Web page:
2015 also saw a new game from Frictional. SOMA, a grime-drenched underwater horror tale that delved deep into mystery and guilt. Fourteen months later, Grip recalls mostly positive feelings as director of the game. “It is been a really good year. All of our games have sold much better than expected. We even went and hired two new people pretty recently so we are up to 16 members in the team now. As for looking back on SOMA, I’m really proud of what we achieved but also annoyed with a lot of stuff. For instance, I think we could have had better gameplay and greater sense of player agency. The monsters also didn’t turn out as well as I hoped. Overall though, especially narrative-wise, we’ve been blown away by the response. So in a sense, it’s really good to have a list of stuff you want to improve. That way, we have a nice list of things to fix for the next game.”
Their latest game was also Frictional’s first foray on consoles. The Penumbra and Amnesia series were at home exclusively on PC but SOMA was also released on Playstation 4. This experience opened the door to finally bring the terror of the Amnesia series to consoles.
This week, The Amnesia Collection is released on Playstation 4. Consisting of Dark Descent, A Machine For Pigs and Amnesia: Justine, an expansion to the original game. It is a fantastic package of fear. With the process of bringing SOMA to consoles, Grip couldn’t be more pleased with introducing these games to a console audience. “We wanted to release it for a console for a long time. But there has always been some sort of obstacle in the way. Now that SOMA was released, we finally felt we had a handle on it and went through with it. It is has been really great. Sony have been really easy to deal with – much more than I expected. They helped out with PR and any tech issue that has arisen. The major lesson has been how to plan our certification process. The situation is very different with Amnesia though. We have hired another company, Blitworks, to do the actual work on the port, so our part of the process is a bit different. Also, since Amnesia is a port, the issues are quite different from SOMA. The hardest part has been to fix some issue that arose because we don’t have matching libraries for the PC and PS4 versions.”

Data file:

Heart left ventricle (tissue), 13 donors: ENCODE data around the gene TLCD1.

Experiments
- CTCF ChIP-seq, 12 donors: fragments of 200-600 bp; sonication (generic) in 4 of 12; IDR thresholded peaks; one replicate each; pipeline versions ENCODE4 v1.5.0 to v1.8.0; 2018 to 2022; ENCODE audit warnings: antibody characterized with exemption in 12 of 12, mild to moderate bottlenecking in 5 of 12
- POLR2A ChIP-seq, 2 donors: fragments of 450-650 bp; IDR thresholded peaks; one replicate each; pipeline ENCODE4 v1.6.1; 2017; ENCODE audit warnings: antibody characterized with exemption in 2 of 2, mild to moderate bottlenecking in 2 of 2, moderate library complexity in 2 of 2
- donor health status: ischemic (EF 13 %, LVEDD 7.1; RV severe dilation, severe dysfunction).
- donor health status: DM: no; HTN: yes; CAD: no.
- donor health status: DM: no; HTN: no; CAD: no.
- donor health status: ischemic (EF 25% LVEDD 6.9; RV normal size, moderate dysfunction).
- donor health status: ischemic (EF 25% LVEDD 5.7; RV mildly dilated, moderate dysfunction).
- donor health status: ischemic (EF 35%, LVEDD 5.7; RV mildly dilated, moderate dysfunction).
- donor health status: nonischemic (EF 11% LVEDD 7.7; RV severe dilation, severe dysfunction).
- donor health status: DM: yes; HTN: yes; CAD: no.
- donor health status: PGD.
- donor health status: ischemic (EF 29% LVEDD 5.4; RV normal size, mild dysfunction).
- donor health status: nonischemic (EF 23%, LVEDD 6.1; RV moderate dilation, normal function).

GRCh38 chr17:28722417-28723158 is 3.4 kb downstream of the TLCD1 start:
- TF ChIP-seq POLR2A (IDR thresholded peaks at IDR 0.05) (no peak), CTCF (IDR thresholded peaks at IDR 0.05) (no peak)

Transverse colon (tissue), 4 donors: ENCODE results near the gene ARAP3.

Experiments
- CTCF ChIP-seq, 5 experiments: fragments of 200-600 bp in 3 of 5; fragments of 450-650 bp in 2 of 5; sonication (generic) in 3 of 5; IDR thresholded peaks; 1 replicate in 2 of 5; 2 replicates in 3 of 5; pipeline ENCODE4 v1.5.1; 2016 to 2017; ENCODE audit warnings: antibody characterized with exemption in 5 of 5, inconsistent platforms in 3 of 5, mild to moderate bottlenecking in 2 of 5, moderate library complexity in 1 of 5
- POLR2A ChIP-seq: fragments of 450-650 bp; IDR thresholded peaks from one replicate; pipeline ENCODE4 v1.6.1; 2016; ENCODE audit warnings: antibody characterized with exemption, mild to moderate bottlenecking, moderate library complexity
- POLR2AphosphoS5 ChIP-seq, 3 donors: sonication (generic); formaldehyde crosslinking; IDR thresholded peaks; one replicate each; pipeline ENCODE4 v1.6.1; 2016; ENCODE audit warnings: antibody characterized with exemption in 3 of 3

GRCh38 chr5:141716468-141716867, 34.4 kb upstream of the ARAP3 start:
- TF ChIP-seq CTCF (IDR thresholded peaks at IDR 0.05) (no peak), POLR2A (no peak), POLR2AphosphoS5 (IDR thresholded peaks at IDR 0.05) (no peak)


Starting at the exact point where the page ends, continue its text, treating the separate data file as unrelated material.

Following the success of SOMA and Amnesia’s release on consoles, the future of Frictional Games could go in many exciting directions. But Grip’s dedication to breaking ground in horror is always paramount while also keeping an eye on other people’s work. “I’m not sure we will release anything in 2017, but future goals are to try out new stuff and stay at the forefront in terms of design. One thing I wanna try tackle is to have more interesting things happening on failure. For instance, I loved how the ‘anyone can die at anytime’ approach in Until Dawn (Supermassive Games’ 2015 horror adventure game). It was great for adding a sense of dread and anxiety and yet without the frustration that comes with ‘die and repeat’. I would like to try something like that. Another thing I want to do is to see if we can get away from ‘hide and sneak from monsters’ gameplay but without adding weapons.”
The consistent dedication to the surprising innovation in horror games is what Frictional has put their stamp on and whatever comes next, it will be sure to scare the hell out of a whole new audience. Cult success and influential design put the work of this small Swedish team on the very top of the industry shelf. If they can keep terrifying themselves while developing their own games, we’re in for some memorable experiences for years to come.